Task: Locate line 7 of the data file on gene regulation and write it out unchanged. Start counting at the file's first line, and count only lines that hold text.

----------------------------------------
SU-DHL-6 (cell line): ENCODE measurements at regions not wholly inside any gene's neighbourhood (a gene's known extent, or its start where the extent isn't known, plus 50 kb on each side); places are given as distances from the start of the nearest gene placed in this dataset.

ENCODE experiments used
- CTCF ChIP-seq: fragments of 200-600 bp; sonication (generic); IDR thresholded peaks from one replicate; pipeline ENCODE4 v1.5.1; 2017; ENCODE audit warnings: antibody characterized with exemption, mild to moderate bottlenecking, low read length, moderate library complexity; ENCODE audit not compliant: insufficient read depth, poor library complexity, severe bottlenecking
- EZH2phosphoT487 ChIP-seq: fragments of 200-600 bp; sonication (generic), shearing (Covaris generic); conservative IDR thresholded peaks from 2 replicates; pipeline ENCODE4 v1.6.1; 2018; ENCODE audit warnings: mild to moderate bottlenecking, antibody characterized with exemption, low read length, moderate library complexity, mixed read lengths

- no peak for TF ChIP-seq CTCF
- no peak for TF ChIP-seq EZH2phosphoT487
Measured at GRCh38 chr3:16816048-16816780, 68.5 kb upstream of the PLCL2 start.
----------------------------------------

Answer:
Measured at GRCh38 chr3:16816048-16816780, 68.5 kb upstream of the PLCL2 start.